Teaching in Rwanda
June 13, 2012
|Rwandan children make their way to the Duha Complex School, a couple of miles up a hill on a dirt road.|
“When you’re a teacher, you tend to want to help people learn.” That’s the explanation Associate Professor of Education Scott Hewit gives when asked why he’s made four trips to the Duha Complex School in rural Rwanda since 2010. As the education coordinator for the Rwanda Education Assistance Project (REAP), Hewit has been helping teachers and administrators deliver a quality education to the 3,000 students who eagerly arrive each day.
It all started in 2009 when Hewit was contacted by Ed Ballen, the founder of REAP. “He knew I had been working in education in Liberia and had a passion for supporting educational efforts in Africa,” Hewit recalled. “So he invited me to go along on a trip to visit the school and see what I might be able to contribute to his mission.”
Hewit came back from that summer 2010 adventure fully committed to the cause. "For me, it came down to an opportunity to help families who want a better future for their children and their country. When I realized how hungry they were to learn, it was easy to make that commitment."
Integrating Technology in Rural Education
|Scott Hewit with a primary school teacher, Godelive Tumushimyimana, with whom he co-taught a class.
Since then, Hewit has made three more trips to Rwanda, each time supporting the teachers by training them in computer skills and building a computer lab.
“The main focus of my work has been in two areas: helping teachers integrate computers into their teaching; and providing laptops for the computer lab through the Rollins Laptop Project.” Through this project, Hewit collects unwanted laptops from Rollins students, faculty, and staff. Acceptable laptops are then digitally cleaned and updated by the IT department. Hewit brings them with him to Rwanda each time he visits and so far he has delivered 14 working laptops.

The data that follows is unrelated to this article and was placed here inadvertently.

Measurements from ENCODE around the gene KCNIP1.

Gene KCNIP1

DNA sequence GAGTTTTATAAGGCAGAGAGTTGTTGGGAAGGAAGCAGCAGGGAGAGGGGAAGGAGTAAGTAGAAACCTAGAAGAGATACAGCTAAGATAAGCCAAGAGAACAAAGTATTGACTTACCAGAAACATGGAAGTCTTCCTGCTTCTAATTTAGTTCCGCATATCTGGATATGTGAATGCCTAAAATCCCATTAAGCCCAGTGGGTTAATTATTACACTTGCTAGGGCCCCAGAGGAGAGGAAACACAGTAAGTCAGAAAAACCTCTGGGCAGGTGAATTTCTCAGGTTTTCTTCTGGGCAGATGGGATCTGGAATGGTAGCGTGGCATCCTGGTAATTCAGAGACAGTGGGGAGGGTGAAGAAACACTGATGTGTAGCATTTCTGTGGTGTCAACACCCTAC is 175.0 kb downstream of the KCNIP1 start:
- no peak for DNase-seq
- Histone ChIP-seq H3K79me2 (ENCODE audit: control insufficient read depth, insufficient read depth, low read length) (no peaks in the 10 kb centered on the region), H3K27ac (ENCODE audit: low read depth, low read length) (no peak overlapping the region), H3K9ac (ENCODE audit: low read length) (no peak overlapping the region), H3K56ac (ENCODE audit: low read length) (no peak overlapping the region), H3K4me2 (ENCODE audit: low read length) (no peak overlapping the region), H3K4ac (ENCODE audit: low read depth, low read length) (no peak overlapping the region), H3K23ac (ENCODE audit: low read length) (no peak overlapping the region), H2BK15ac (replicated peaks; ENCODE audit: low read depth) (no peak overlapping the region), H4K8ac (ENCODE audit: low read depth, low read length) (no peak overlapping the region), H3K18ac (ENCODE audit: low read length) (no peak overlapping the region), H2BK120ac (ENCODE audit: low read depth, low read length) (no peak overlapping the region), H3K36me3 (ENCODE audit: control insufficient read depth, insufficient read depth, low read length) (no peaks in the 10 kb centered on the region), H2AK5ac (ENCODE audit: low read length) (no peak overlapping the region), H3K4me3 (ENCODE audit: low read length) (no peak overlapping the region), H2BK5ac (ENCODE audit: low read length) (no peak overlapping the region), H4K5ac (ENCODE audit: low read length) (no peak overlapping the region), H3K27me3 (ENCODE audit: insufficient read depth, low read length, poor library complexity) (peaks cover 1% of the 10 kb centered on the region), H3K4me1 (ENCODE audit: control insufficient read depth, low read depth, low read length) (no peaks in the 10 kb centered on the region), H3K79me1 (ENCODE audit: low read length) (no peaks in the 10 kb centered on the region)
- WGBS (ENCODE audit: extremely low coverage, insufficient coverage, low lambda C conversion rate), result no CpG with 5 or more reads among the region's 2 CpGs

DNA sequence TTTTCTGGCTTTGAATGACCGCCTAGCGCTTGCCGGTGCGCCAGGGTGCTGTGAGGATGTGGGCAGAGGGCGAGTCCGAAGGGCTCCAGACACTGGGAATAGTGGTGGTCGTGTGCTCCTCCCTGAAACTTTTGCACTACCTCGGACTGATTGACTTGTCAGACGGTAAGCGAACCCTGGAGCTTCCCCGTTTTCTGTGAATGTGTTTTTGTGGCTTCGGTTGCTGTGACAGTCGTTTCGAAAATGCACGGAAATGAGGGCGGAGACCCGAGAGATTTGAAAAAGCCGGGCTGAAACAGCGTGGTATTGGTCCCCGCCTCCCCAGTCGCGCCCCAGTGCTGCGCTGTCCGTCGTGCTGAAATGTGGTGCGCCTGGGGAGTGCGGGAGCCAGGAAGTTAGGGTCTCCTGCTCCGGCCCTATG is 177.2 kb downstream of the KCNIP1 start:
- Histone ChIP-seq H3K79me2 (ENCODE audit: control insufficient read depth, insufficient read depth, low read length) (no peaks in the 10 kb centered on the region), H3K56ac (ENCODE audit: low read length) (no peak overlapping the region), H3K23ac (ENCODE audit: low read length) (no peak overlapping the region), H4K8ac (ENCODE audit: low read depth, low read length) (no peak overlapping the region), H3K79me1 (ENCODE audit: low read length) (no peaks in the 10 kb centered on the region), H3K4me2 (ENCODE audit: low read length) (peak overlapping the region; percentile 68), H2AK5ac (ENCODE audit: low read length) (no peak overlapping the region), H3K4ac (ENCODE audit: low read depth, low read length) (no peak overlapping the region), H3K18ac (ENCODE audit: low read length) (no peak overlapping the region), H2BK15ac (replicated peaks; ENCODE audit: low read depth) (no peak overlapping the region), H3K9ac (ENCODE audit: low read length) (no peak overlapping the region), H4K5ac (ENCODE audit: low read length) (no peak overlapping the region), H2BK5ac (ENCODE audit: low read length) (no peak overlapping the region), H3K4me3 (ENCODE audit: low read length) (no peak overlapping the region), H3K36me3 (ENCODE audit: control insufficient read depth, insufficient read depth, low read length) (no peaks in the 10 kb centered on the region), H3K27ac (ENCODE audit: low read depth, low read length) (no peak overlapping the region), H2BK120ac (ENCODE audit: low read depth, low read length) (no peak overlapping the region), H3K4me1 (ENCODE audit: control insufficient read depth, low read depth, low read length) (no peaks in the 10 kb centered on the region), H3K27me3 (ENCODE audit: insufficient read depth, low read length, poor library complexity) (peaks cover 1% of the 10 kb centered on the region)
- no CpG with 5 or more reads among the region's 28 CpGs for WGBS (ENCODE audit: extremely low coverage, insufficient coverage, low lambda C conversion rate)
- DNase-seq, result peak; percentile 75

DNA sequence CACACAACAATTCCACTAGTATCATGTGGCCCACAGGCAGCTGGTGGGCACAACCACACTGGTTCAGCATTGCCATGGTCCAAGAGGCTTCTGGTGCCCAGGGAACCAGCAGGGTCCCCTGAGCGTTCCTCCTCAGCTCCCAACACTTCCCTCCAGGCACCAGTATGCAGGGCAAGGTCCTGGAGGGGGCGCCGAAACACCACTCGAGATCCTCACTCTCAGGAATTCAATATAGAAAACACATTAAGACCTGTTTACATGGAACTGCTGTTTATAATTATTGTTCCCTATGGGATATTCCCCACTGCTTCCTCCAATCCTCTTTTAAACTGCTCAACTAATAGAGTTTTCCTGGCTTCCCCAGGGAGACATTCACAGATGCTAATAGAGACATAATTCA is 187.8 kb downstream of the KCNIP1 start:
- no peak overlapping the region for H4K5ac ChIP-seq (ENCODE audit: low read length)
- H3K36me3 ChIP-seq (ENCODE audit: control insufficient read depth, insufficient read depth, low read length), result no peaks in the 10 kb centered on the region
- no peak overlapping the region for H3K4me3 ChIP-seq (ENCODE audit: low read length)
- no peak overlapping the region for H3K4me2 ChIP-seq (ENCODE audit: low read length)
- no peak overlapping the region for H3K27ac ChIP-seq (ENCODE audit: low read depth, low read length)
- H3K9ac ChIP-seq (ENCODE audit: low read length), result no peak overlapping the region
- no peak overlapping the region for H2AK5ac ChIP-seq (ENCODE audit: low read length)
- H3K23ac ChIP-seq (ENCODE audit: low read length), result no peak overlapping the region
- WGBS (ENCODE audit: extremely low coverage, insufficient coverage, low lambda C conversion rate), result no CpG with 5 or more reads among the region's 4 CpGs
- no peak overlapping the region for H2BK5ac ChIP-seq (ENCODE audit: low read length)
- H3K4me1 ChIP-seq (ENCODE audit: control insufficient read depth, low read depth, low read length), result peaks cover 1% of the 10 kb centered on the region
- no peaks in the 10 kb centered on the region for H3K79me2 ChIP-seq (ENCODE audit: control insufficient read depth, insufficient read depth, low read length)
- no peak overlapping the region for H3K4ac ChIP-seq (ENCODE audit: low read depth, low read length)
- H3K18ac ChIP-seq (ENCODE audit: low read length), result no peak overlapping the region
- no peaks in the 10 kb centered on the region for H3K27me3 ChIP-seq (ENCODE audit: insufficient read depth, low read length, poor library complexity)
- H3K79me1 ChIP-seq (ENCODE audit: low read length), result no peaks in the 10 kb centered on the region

This June, Hewit will personally deliver nine additional laptops to Duha Complex School. On this trip, he will be joined by one of his graduate students, Abby Bragg ’06, who will be bringing dozens of culturally neutral children’s books and toys with her to give to the students.
Engaging Campus Colleagues
In addition, Hewitt will be joined by Professor of Psychology Sharon Carnahan, who will be assessing the status of the nursery school, developing relationships with the teachers, and building partnerships so that she can continue to work with the school in the future. "On my first trip to Rwanda in 2010, I worked with young adult survivors of the genocide, and was able to just observe in several preschools," notes Carnahan. "On this trip, I can travel with professional educators and learn about the best ways to help a rural school be successful."
Hewit will be assessing the effectiveness of the teacher-training program he launched in 2011, which gave the 40 primary and secondary teachers at the school the opportunity to learn Microsoft Office software.
"Helping these teachers and students learn is an adventure I couldn’t pass up."
He’ll also be working with additional education volunteers from the U.S. to share instructional strategies with the teachers. For three weeks, the team will be demonstrating a lesson flow model and then co-instructing with the teachers to cement the model into the classroom.
“At the end of the visit, we want to make sure they all understand it and that we’re all moving towards our goal of having better learning outcomes for the students,” said Hewit.
Learning as Much as Teaching
One thing Hewit makes crystal clear is that he and his REAP colleagues don’t arrive in Rwanda with an “all-knowing” attitude. “We try to go over knowing nothing, rather than acting like we have all the answers,” he said. “We are there to watch, listen, ask questions, and find out what they need. And we are there to build relationship on a one-to-one level with teachers and administrators.”
That’s one mission Hewit has been very successful at fulfilling. This little rural town with its cold showers and limited resources has become something of a second home to Hewit. He stays in contact with his Rwandan colleagues via email when he’s back at Rollins, and he’s greeted with big hugs and smiles when he arrives in Rwanda each time.
“Our goal, which is a five to ten year commitment, is to create a sustainable model for rural education across the country,” Hewit said. “It is very gratifying work. Helping these teachers and students learn is an adventure I couldn’t pass up. How many people get to do something like this?”